• Jonny Nexus

      Thanks, that’s very cool to hear. And it was good to catch up with you again. And I did sell more copies that than the one I sold you… one other in fact, for a grand total of two!

      Anyhow, thanks!

  2. Neil Ford

    I rather object to being called a gopher but do take your point about panel moderation as one well made. We’re going to improve on that aspect of things.

    Good to hear you had a great day. Once again, thanks for being a guest.

    – Neil.

    • Jonny Nexus

      Hi Neil,

      Firstly sorry if I’ve upset you with the gopher comment. I was using it as (I guess lazy) shorthand for “Dragonmeet guy responsible for the panel” because when me and the other Critical Miss guys gophered for Dragonmeet some years ago, I recalled that some of them were responsible for the panels area. And sorry for not remembering it was you, and referring you to name, but I’ve got a terrible memory for putting faces to names to people I’ve met together.

      (The second time I met my now very good friend Brian Nisbet, I insisted to him that it was the first time we’d ever met).

      I know we did meet and briefly chat later, but I’ve got such a bad memory for faces that I hadn’t mentally joined the dots with also meeting you at the panel.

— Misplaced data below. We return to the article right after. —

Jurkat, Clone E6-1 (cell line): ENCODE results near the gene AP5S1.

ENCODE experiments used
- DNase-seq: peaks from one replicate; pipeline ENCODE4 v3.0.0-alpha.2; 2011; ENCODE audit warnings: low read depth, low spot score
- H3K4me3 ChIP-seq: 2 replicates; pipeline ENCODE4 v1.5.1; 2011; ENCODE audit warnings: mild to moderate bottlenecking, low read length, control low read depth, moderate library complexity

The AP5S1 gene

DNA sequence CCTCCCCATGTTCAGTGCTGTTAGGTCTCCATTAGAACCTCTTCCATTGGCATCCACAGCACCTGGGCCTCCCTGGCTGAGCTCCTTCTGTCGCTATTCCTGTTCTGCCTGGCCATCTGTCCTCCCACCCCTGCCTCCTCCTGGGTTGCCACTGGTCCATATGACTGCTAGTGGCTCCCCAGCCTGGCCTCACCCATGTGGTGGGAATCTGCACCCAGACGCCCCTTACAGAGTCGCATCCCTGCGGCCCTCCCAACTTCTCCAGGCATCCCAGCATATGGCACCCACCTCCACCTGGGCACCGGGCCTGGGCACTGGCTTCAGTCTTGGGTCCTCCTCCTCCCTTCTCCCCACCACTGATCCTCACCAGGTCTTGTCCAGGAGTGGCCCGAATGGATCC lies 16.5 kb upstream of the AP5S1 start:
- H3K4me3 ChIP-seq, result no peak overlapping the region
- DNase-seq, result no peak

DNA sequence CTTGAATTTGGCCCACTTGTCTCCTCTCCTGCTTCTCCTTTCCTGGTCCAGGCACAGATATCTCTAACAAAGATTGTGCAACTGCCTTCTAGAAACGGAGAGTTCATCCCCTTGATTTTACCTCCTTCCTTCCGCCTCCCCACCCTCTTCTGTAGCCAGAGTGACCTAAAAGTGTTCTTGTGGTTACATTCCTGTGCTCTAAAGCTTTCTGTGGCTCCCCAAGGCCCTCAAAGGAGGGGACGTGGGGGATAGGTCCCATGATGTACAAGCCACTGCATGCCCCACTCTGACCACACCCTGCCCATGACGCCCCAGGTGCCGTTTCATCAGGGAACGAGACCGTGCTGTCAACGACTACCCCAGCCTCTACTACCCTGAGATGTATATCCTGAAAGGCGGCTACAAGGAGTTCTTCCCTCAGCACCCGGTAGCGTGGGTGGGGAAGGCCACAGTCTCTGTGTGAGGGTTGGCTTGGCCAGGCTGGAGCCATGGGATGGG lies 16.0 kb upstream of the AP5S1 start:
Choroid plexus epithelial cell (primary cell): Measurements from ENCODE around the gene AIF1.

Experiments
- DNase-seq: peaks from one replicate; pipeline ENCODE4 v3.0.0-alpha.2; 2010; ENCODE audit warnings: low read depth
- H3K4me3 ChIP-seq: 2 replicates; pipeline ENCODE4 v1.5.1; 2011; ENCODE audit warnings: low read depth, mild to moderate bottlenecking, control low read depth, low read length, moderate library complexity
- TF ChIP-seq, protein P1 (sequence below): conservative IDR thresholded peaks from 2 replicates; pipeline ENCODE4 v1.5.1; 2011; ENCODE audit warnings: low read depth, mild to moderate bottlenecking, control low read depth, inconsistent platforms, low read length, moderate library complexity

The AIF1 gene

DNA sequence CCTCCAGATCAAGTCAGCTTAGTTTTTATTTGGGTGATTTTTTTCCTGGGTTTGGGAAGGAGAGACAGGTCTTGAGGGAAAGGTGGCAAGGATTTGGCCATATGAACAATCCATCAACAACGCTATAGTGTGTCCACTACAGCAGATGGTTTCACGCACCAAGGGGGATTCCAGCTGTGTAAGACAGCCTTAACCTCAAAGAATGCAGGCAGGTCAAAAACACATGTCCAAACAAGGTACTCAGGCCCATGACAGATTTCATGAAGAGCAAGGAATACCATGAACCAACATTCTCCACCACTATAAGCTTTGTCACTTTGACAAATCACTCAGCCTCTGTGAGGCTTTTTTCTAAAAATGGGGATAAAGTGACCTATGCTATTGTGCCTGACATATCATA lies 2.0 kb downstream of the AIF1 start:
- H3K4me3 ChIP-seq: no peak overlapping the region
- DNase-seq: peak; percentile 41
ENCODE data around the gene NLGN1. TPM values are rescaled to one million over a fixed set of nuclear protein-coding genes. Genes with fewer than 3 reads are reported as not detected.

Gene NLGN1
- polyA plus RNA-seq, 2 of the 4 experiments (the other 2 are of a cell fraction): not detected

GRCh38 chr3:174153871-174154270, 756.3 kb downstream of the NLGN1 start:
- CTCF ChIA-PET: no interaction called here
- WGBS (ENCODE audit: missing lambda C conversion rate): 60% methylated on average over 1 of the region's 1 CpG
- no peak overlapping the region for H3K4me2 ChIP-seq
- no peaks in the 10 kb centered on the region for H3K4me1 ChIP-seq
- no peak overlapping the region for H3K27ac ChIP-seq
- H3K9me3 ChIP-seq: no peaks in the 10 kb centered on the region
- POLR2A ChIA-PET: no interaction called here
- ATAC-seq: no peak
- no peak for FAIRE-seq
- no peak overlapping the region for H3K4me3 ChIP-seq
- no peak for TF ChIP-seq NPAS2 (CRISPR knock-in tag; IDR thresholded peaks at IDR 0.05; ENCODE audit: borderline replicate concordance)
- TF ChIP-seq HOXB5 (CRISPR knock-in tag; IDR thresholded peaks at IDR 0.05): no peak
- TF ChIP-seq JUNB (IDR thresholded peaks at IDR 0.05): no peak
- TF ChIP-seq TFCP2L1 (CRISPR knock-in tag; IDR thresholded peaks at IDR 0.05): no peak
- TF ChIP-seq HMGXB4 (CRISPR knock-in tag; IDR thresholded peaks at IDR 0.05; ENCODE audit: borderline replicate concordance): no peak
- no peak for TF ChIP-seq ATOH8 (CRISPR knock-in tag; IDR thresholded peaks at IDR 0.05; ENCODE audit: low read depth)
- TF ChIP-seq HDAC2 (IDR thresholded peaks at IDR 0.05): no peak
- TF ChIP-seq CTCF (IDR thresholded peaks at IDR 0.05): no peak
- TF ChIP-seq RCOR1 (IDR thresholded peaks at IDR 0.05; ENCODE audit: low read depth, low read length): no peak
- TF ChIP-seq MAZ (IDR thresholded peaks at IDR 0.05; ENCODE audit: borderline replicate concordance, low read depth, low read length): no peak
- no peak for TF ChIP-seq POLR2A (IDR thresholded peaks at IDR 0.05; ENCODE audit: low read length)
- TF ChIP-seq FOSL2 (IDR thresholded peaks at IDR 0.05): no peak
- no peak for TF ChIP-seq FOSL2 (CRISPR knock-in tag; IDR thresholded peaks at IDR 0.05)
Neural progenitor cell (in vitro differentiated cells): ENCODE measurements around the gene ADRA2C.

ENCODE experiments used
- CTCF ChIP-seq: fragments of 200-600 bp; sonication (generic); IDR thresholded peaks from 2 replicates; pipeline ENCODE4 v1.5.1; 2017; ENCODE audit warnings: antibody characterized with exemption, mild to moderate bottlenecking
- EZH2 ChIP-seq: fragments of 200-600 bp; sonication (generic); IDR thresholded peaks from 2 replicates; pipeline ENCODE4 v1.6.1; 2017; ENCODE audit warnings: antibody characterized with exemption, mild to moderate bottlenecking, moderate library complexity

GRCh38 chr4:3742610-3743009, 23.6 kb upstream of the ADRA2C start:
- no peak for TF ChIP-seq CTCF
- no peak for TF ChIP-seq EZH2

And as regards the point about panel moderation, I wasn’t actually trying to make a point – or if I was, it certainly wasn’t one that was aimed at you and the Dragonmeet organisers. I was more trying to poke fun at myself for not actually thinking about what I was going to say until I got there.

      For the record, I think the Dragonmeet “relaxed” style works fine, and I wouldn’t worry about changing it. If guests (like me) experience a momentary feeling of panic at the start because they haven’t thought about it, I think that’s entirely the guests’ problem.

      Anyhow, sorry. It wasn’t my intent to to criticise, and I should have used my language more precisely.

  3. Neil Ford


    No need to apologise. My gopher comment really should have had a smiley after it, as it was most certainly meant in jest.

    As for the panels, you actually made a valid point. Having made comment about such a failing at another event earlier in the year, to do it ourselves was a little embarrassing. It was actually the first time I’d seen the panel set-up at Dragonmeet so was actually as unprepared as the rest of you. Not a good position to be in as one of the organisers.

    I already have some thoughts on how we can manage things better, so you can expect improvements for next year.

    – Neil.